10. 40 CFR 122.50 - Disposal of pollutants into wells, into publicly owned treatment works or by land application...

    Code of Federal Regulations, 2012 CFR

    2012-07-01

    ... 40 Protection of Environment 23 2012-07-01 2012-07-01 false Disposal of pollutants into wells, into publicly owned treatment works or by land application (applicable to State NPDES programs, see Â... land application (applicable to State NPDES programs, see § 123.25). (a) When part of a...

  11. 40 CFR 122.50 - Disposal of pollutants into wells, into publicly owned treatment works or by land application...

    Code of Federal Regulations, 2010 CFR

    2010-07-01

    ... 40 Protection of Environment 21 2010-07-01 2010-07-01 false Disposal of pollutants into wells, into publicly owned treatment works or by land application (applicable to State NPDES programs, see Â... land application (applicable to State NPDES programs, see § 123.25). (a) When part of a...

  12. 40 CFR 122.50 - Disposal of pollutants into wells, into publicly owned treatment works or by land application...

    Code of Federal Regulations, 2013 CFR

    2013-07-01

    ... 40 Protection of Environment 23 2013-07-01 2013-07-01 false Disposal of pollutants into wells, into publicly owned treatment works or by land application (applicable to State NPDES programs, see Â... land application (applicable to State NPDES programs, see § 123.25). (a) When part of a...

  13. Haze and ozone pollution effects on the land carbon sink in China

    NASA Astrophysics Data System (ADS)

    Yue, X.; Unger, N.; Harper, K.

    2015-12-01

    Atmospheric pollutants have both beneficial and detrimental effects on carbon assimilation by land ecosystems. Aerosols promote carbon uptake by increasing diffuse radiation, while ozone damages leaf photosynthesis by oxidizing plant cells. As the world's largest emitter of air pollutants, China experiences frequent haze episodes. In this study, we apply coupled chemistry-carbon-climate simulations using the Yale Interactive Terrestrial Biosphere Model that is embedded in the NASA ModelE2 global chemistry-climate model to quantify the combined effects of ozone and aerosol pollution on land carbon assimilation for the present and future world. The simulated land carbon cycle has been extensively evaluated at 145 FLUXNET sites globally. The aerosol optical depth (AOD) and surface ozone are validated with satellite data and air quality monitoring data from a network of 188 Chinese sites. In the present day, we find that air pollution in China reduces net primary productivity (NPP) by 0.47 Pg C a-1 (10.8%), resulting from an increase of 0.13 Pg C a-1 (3.1%) by aerosol diffuse radiation fertilization and a decrease of 0.60 Pg C a-1 (13.9%) by ozone vegetation damage. Sensitivity simulations indicate that the effects are dominated by anthropogenic emissions. Simulations using natural precursor emissions only show minor changes in NPP. The IPCC RCP8.5 future world predicts an 18% reduction in SO2 emissions but increases of 17% in NOx and 15% in volatile organic compound emissions in 2030 relative to 2010. The emissions changes lead to reduced AOD but enhanced surface ozone over eastern China in 2030. For this future projection, we estimate a stronger NPP reduction of 0.62 Pg C a-1 (12.5%) due to air pollution in 2030. The increased future damage is a consequence of the opposing sign effects of aerosol diffuse radiation fertilization (0.13 Pg C a-1; 2.6%) and larger ozone inhibition (0.75 Pg C a-1; 15.1%).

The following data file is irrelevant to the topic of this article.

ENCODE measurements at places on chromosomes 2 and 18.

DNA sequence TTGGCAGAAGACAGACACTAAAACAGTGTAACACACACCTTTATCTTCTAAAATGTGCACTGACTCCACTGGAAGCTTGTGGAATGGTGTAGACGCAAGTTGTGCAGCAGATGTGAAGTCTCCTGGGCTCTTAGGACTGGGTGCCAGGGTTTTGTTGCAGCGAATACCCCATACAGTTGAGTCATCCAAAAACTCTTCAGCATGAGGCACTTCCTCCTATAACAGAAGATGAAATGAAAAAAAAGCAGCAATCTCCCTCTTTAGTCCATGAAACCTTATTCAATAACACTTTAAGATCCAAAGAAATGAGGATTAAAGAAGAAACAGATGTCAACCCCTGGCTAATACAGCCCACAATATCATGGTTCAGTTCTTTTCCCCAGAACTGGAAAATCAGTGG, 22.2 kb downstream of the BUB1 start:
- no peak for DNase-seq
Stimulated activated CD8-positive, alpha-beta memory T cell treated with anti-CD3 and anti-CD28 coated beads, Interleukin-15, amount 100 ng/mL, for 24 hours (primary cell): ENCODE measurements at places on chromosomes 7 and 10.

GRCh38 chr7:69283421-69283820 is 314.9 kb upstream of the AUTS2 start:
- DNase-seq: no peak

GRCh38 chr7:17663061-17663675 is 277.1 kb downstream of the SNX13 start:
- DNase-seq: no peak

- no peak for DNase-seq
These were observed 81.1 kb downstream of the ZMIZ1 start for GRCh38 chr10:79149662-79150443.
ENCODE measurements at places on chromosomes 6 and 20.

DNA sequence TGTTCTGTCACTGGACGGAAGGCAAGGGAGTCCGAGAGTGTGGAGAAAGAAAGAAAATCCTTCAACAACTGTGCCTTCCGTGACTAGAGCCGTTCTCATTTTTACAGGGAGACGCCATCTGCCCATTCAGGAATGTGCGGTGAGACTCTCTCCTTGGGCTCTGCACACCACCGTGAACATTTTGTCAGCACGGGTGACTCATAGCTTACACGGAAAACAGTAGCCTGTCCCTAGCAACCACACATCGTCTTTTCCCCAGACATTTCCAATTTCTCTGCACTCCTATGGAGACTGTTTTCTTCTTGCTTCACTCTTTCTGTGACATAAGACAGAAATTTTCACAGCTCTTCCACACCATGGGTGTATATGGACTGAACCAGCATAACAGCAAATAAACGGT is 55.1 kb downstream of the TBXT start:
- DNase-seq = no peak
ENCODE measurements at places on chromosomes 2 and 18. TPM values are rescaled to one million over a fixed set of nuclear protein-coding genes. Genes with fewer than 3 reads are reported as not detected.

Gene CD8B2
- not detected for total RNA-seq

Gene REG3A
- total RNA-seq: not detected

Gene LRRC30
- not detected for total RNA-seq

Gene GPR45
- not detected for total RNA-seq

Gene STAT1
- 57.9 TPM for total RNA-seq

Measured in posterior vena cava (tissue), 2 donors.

14. Response of autochthonous microbiota of diesel polluted soils to land-farming treatments.

    PubMed

    Silva-Castro, Gloria Andrea; Uad, Imane; Rodríguez-Calvo, Alfonso; González-López, Jesús; Calvo, Concepción

    2015-02-01

    This study investigated the response of autochthonous microorganisms of diesel polluted soils to land-farming treatments. Inorganic NPK (nitrogen, phosphorous, and potassium) fertilizer and Ivey surfactant were applied alone or in combination as biostimulating agents. The study was carried out in experimental separated land-farming plots performed with two soils: a sandy clay soil with low biological activity and a sandy clay soil with higher biological activity, contaminated with two concentrations of diesel: 10,000 and 20,000mgkg(-1). Bacterial growth, dehydrogenase activity and CO2 production were the biological parameters evaluated. Non-metric multidimensional scaling analysis proved that moisture content showed a tendency related to microbial growth and that heterotrophic and degrading microorganisms had the best relationship. Initial biological activity of soil influenced the response with 11.1% of variability attributed to this parameter. Soils with low activity had higher degree of response to nutrient addition. PMID:25486545

  15. Predicting microbial pollution concentrations in UK rivers in response to land use change.

    PubMed

    Hampson, Danyel; Crowther, John; Bateman, Ian; Kay, David; Posen, Paulette; Stapleton, Carl; Wyer, Mark; Fezzi, Carlo; Jones, Philip; Tzanopoulos, Joseph

    2010-09-01